Use this URL to cite or link to this record in EThOS: http://ethos.bl.uk/OrderDetails.do?uin=uk.bl.ethos.616999
Title: Improving the environmental performance of a high quality tissue
Author: Curley, J. E.
Awarding Body: University of Manchester
Current Institution: University of Manchester
Date of Award: 2001
Availability of Full Text:
Access through EThOS:
Abstract:
major research project was undertaken to address the problem of significant losses to drain of process materials in a lightweight paper mill. Current thinking among papermakers is that minimisation oflosses is best achieved by focussing on internal mill efficiencies rather than post-process technologies. Additionally a technologically effective solution to the problem of raw materials losses must also be a cost effective solution. The approach adopted therefore was to apply known principles of paper science to focus on the needs of a specific mill, as identified by comprehensive survey of the mills' operations. Two key areas of mill operations were identified by preliminary investigations as having significant impacts on drain losses at the mill: the control of and influence on product quality of entrained gases and the role of wet end chemistry in determining fibre and filler retention and product quality. Levels of entrained air in the papermaking stock were found to be in the range 0.2 to over 1.0% by volume. These levels were controlled by large volumes of fresh water addition and by chemical defoamers. Entrained air levels in excess of O.2% were found to have a deleterious effect on paper formation and caused unacceptable cross machine variations in air permeability, a key parameter for this grade of paper. An optimum level of chemical defoamer addition was found which controlled the levels of entrained gases and brought about significant improvements in formation, tensile strength and CD air permeability variation. Air permeability variation was reduced by 21% and bonding strength increased by 5%. This optimum level also removed the necessity for the addition of large volumes of fresh water to control stock temperatures.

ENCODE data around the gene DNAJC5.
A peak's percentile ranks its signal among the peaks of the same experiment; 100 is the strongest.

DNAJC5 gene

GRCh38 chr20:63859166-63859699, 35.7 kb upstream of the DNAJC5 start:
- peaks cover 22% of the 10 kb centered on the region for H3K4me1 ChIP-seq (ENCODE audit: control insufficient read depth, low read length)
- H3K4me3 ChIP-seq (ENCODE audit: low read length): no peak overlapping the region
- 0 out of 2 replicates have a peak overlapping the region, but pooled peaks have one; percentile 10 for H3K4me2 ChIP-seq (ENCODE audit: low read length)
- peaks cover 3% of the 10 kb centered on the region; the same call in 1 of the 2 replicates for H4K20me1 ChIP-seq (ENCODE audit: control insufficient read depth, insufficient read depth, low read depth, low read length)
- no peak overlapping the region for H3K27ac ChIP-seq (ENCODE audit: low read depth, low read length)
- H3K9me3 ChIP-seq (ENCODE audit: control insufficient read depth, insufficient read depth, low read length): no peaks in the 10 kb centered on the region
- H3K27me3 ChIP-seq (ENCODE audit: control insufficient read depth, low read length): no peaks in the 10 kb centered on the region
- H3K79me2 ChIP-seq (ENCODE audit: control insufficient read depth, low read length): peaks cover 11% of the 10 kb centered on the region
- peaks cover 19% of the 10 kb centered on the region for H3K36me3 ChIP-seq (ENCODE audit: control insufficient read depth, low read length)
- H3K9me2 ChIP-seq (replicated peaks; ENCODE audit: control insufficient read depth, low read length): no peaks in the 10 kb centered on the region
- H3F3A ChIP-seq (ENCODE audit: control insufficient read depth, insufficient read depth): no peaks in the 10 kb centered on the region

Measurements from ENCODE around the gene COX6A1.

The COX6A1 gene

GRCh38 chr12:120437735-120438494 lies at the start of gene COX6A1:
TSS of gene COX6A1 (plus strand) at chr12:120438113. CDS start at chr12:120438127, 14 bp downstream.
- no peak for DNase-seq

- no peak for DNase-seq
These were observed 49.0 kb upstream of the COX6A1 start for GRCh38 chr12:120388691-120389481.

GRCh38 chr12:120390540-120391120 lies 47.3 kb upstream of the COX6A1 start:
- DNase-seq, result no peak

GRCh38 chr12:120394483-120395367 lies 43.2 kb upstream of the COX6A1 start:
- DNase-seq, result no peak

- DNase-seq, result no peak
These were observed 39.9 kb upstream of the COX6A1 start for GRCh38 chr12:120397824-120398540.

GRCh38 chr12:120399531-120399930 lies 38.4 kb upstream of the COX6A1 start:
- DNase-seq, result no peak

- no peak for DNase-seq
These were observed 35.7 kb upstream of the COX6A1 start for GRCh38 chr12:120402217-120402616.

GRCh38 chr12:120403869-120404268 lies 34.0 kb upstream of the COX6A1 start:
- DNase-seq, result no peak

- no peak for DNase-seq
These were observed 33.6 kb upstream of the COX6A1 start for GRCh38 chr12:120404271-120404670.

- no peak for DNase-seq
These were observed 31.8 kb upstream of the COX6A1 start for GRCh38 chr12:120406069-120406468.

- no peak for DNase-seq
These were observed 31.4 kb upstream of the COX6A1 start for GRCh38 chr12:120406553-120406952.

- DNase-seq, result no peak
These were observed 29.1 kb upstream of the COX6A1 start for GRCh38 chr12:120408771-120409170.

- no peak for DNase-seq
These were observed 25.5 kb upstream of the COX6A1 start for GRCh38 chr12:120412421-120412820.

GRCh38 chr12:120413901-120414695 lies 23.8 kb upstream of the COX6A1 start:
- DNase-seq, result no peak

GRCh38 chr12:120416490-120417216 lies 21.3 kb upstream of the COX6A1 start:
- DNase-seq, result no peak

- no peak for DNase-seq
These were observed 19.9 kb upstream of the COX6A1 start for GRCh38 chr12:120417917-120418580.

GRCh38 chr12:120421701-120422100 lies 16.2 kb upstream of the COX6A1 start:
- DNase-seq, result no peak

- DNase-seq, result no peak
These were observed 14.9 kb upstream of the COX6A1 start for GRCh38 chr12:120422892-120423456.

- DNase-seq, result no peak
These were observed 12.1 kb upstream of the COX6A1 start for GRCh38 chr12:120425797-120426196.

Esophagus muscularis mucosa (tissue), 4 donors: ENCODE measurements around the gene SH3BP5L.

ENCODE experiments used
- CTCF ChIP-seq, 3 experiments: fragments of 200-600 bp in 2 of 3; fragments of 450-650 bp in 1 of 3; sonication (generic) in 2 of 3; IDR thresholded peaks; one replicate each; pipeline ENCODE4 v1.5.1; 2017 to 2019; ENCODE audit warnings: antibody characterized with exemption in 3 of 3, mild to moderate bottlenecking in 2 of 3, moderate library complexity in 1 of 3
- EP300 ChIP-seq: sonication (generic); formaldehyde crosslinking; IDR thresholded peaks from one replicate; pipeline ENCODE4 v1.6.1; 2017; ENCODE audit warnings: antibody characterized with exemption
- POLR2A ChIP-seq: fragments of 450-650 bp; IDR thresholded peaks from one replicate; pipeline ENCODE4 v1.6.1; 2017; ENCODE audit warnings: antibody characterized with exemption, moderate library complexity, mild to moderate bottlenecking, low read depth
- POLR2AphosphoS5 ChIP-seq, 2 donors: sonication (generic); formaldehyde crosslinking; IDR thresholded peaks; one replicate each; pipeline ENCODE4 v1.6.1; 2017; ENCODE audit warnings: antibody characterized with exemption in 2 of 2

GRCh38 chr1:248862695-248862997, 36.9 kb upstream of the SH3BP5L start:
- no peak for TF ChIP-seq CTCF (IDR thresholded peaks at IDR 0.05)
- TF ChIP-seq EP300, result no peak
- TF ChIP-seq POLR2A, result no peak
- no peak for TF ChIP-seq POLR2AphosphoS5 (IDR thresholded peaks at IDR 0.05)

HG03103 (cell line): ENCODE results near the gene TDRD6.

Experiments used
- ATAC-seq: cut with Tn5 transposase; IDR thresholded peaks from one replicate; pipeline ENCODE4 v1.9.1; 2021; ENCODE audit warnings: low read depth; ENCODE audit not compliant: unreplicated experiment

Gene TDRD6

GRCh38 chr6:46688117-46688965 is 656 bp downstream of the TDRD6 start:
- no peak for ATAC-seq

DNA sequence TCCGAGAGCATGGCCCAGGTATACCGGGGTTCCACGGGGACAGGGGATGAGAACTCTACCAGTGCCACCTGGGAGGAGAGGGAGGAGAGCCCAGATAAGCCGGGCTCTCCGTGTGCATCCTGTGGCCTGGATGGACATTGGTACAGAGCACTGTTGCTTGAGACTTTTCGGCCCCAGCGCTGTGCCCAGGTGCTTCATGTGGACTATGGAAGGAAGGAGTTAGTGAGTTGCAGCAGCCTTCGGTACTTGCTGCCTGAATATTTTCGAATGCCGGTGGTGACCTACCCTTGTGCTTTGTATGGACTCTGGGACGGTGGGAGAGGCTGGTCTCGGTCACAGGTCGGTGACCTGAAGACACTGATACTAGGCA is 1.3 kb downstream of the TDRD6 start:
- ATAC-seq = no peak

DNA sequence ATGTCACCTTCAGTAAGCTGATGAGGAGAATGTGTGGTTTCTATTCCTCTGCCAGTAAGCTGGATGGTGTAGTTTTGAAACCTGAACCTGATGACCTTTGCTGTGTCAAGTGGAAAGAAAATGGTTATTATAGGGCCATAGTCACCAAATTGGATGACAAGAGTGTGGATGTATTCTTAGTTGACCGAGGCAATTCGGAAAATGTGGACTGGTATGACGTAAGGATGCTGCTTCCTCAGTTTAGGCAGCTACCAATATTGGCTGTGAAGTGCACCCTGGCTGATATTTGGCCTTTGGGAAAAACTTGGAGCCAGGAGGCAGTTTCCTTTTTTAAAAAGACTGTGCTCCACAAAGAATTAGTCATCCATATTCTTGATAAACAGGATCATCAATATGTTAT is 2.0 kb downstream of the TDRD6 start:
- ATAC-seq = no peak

Supervisor: Not available Sponsor: Not available
Qualification Name: Thesis (Ph.D.) Qualification Level: Doctoral
EThOS ID: uk.bl.ethos.616999  DOI: Not available
Share: